While crops are struggling mightily as our drought continues, stock ponds across the KVOE listening area haven't gotten to critical stages yet.
Lyon County Extension ag agent Brian Rees tells KVOE News there haven't been any complaints from ag producers about mud in ponds.
Unlike crops, which could use a good steady soaking, Rees says stock ponds could use both a soaking rain and also a runoff rainfall so they can be recharged. Rees says our current drought points up a significant difference in ranching operations for eastern and western Kansas.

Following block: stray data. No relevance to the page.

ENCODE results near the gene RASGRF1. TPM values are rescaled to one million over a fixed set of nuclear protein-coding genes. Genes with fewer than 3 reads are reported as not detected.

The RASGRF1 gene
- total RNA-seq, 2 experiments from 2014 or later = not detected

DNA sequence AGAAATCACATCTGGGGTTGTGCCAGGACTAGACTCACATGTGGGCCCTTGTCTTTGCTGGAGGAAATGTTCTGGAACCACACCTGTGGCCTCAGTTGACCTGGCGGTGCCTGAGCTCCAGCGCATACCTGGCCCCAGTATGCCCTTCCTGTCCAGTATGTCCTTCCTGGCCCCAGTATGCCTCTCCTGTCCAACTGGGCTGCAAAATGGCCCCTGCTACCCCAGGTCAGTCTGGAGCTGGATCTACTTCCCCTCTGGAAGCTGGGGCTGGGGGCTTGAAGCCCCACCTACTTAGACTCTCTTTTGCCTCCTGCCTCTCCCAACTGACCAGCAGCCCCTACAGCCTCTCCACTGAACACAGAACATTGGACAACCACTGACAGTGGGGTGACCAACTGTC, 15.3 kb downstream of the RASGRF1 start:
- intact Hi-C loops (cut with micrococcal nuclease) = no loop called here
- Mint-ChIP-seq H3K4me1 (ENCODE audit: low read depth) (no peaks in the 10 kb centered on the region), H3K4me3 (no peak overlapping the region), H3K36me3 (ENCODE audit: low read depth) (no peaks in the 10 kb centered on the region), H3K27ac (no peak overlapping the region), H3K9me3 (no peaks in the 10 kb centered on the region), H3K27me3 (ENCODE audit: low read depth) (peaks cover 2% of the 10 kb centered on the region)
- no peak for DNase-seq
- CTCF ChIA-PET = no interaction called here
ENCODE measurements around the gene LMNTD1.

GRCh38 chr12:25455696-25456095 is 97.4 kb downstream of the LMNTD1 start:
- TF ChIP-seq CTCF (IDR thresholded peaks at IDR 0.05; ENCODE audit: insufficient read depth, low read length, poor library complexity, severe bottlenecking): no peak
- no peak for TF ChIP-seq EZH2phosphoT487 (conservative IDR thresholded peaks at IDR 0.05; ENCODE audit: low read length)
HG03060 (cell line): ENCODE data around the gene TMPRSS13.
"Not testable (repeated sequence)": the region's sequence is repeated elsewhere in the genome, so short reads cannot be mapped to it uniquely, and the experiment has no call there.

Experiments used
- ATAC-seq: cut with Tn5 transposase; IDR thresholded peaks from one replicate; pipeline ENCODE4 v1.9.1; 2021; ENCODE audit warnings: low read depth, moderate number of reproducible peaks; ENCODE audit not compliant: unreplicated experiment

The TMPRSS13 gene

The area's winter wheat crop is struggling with the continued dry conditions. Rees says winter wheat typically does well in marginal moisture, but it's now too dry for wheat to show much growth as warmer temperatures set in.
Moderate drought covers most of the KVOE listening area. Southwest Chase County and southeast Greenwood County are one step down in severe drought. Drought has been building through the winter after dry conditions began developing in late October and early November.